5. Lightweight traction motor/generator using dual-rotor single stator split shaft axial-flux PMSM

5.1. Topology description

In an effort to simplify the design of the two configurations (series and parallel), publications in the latest years released by the authors’ team members, among which an international patent is present, treat a topic belonging to a complex scientific field of significant interest and certain actuality, being oriented toward identifying appropriate solutions regarding some proficient electromechanical converters and control structures of the drive systems based on axial machines excited by permanent magnets with a high number of poles, with applications in electric traction, operating in different modes: engine, generator, the brake, or combinations in between [28, 29, 30, 31, 32, 33, 34, 35]. It proposes an international original solution [32] in which the two electrical machines (generator and motor) and static converters related are replaced by a single synchronous permanent magnet machine having an axial air gap, a central stator with slots on both sides, and two different windings supplied from a single PWM inverter having two output frequencies, and two independent rotors. This machine efficiency is high, and the torque density developed by the two rotors is also high. The inverter output voltage ripple contains a combination of voltages each having different frequency and determining a different rotational speed Ω1, Ω2, for the two rotors. The first rotor, coupled with the combustion engine, together with the corresponding stator winding operates as a generator most of the time (Figure 2) [29].

Figure 2.

Principle of construction of the proposed solution: (a) parallel planetary mechanism; (b) series version [28].

It can be used and as a starter for the combustion engine startup. The second rotor, coupled with the differential mechanism and the drive wheels together with the associated stator winding, operates as a motor (in traction) as well as a generator (regenerative braking regime). Fuel economy, which is obtained for the regime of urban movement, can reach 33%. For pure electric vehicles, two solutions have been found for the use of this electric drive system (Figure 3) where R is rotors, S is the stator, Inv. is the inverter, TM is the mechanical transmission, TD is the differential transmission, and RM are wheels.

Figure 3.

Using the synchronous machine with a stator and two axial rotors: (a) electric drive system for an electric vehicle with a four-wheel drive; (b) an electric drive system and a differential transmission at the same time.

An important advantage of using the synchronous axial air-gap single stator dual-rotor permanent magnet machine is representing the smaller length, this being able to be introduced in the clutch’s place between the motor and the gearbox. A 3D drawing of the machine is shown in Figure 4.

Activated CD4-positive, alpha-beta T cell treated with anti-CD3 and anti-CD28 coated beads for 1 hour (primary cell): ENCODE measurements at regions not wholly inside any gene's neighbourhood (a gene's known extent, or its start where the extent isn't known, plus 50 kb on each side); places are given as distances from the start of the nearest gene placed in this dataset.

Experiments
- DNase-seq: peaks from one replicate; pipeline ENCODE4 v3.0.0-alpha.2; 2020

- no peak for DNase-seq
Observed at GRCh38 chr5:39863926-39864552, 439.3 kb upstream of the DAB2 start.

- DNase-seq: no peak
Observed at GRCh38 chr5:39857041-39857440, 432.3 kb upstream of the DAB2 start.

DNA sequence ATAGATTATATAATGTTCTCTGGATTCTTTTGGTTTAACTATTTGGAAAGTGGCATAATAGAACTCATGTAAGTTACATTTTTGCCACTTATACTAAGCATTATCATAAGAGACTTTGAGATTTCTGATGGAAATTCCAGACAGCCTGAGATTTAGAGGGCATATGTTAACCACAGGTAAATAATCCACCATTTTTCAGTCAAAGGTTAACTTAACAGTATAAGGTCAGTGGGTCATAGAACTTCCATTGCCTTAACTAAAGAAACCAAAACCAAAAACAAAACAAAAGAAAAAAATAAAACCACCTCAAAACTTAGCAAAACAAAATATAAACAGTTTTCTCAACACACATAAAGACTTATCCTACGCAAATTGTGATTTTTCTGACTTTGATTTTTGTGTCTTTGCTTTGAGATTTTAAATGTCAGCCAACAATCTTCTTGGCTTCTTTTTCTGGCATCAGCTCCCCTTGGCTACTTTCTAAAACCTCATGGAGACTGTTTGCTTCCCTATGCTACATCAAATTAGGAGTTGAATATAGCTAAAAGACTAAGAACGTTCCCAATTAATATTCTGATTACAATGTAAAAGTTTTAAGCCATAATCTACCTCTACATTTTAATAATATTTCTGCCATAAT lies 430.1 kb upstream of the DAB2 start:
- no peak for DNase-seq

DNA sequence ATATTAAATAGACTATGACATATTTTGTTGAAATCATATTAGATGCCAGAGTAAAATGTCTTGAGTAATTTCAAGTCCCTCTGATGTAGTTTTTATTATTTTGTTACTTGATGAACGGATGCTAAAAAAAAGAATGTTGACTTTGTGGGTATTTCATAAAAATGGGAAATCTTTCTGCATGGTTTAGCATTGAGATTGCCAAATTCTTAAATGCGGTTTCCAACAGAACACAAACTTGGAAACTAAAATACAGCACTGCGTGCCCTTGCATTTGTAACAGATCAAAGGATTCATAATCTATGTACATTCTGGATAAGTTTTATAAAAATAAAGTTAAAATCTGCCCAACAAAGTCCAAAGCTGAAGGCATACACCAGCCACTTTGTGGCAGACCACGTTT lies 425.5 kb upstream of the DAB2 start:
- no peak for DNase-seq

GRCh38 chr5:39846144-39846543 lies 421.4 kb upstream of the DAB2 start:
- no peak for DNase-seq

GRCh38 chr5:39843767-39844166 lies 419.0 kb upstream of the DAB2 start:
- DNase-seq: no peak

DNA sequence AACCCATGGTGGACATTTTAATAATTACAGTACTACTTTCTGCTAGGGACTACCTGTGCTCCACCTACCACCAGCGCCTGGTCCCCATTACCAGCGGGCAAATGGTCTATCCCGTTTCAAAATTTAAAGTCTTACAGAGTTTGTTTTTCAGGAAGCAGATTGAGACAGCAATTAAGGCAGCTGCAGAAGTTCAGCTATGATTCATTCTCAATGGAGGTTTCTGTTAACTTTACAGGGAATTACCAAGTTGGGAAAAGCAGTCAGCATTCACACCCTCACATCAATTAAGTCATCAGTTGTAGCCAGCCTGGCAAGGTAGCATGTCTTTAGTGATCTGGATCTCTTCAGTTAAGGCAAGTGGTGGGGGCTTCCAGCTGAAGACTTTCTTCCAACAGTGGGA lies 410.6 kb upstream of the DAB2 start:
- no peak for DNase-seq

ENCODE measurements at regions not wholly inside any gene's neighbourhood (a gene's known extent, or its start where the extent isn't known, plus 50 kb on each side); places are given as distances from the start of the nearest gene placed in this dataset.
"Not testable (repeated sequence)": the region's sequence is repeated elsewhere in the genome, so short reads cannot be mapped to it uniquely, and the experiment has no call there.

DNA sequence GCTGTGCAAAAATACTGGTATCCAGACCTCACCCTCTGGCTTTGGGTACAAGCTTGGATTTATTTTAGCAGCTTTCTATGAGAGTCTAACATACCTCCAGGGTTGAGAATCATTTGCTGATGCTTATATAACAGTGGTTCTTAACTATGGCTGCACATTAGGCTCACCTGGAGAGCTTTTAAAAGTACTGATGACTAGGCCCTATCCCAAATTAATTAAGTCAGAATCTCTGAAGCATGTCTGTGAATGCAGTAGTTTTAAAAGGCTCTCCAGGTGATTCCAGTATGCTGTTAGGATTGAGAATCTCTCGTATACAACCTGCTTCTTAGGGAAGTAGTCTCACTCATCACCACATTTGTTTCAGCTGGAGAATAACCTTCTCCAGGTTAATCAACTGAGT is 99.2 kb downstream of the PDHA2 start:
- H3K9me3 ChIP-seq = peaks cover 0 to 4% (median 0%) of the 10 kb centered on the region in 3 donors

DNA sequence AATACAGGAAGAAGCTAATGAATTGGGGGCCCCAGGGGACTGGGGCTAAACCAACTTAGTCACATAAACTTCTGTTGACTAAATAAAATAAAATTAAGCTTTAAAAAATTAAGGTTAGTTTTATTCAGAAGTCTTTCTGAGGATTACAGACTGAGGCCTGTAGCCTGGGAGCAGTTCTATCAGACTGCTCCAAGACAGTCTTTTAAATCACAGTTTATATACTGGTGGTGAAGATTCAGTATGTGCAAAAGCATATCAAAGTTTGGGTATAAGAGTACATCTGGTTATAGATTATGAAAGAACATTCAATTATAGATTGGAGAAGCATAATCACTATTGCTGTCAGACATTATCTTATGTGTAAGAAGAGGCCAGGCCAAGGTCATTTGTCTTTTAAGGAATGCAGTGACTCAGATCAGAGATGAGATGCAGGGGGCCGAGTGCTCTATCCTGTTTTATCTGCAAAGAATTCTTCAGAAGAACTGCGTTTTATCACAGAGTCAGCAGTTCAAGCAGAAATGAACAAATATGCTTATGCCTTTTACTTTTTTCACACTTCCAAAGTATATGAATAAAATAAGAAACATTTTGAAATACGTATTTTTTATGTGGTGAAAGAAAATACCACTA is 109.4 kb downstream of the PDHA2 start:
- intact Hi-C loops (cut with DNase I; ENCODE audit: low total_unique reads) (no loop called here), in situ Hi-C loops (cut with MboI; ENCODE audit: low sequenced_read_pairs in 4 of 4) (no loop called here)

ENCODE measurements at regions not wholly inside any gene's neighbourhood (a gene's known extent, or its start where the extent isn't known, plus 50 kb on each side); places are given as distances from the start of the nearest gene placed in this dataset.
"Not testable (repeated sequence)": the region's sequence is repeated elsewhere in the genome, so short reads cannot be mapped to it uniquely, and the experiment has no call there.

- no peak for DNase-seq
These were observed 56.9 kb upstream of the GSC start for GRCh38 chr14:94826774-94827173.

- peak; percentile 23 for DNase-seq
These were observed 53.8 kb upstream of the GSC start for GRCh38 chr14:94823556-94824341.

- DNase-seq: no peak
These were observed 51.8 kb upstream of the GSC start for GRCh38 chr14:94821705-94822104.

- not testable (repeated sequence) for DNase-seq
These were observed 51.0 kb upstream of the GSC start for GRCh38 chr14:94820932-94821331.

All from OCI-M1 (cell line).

Figure 4.

A three-dimensional exploded view of the proposed machine [28].

5.2. Control algorithm

Traditionally, a three-phase three-leg bidirectional power converter is used in an EV. For this topology, the most appropriate power converter is the three-phase four-leg converter. The main feature of a three-phase inverter four-leg inverter, with an additional neutral leg, is its capability to handle load unbalance. In an automotive power system, the main goal of the three-phase four-leg inverter is to maintain the desired sinusoidal output voltage over all the ranges of loading conditions and transients [34]. Typically, the EV electric machine phases have a Y-connected winding. In order to maintain the phase voltage at the same level as in three-leg inverters, one may choose a Δ connection of the two windings. This means will result in the fact that the wire diameter will be smaller, the winding may be built easier and, for an existing machine, no rewinding is needed (Figure 5), and in Figure 6 for serial HEV.

Figure 5.

Three-phase four-leg inverter [28].

Figure 6.

The four-leg inverter for serial HEV.

Alternatively, a matrix converter solution can be used to operate the two rotating rotors (Figure 7). The matrix converter is an array of bidirectional switches that can directly connect any input phase to any output phase to create a variable voltage and frequency at the output. However, despite the benefit of very compact construction (no DC capacitors), this type of converter is not very easy to control, and for this reason, we only mention it as an alternative topology to be used.

Figure 7.

Parallel HEV based on matrix converter topology.

5.3. Field-oriented control with four-leg inverter

The proposed configuration of a dual mechanical rotor with a single stator requires a single-phase AC current flow through the capacitors. This is due to the connection of the machine line voltages to the center point of the DC link. However, by connecting a second two-phase inverter and motor to the same DC bus, as shown in Figure 5, it is possible to compensate for the single-phase current in the DC link capacitors. A specially designed vector control is required for this reason. In this way, the compensation current influence on the torque is limited in the case of surface PM machines (with no saliency) [34]. The neutral voltage regulation with different current compensation is based on a simple PI controller since the motor divides the current compensation effort to both motor sides, rotor 1 and rotor 2 (in a direct ratio with their rated current) and at the same time avoids power oscillations (power pulsation occurs when two independent controllers are used). In Figure 8, the proposed vector control strategy is presented.

Figure 8.

The proposed vector control strategy [28].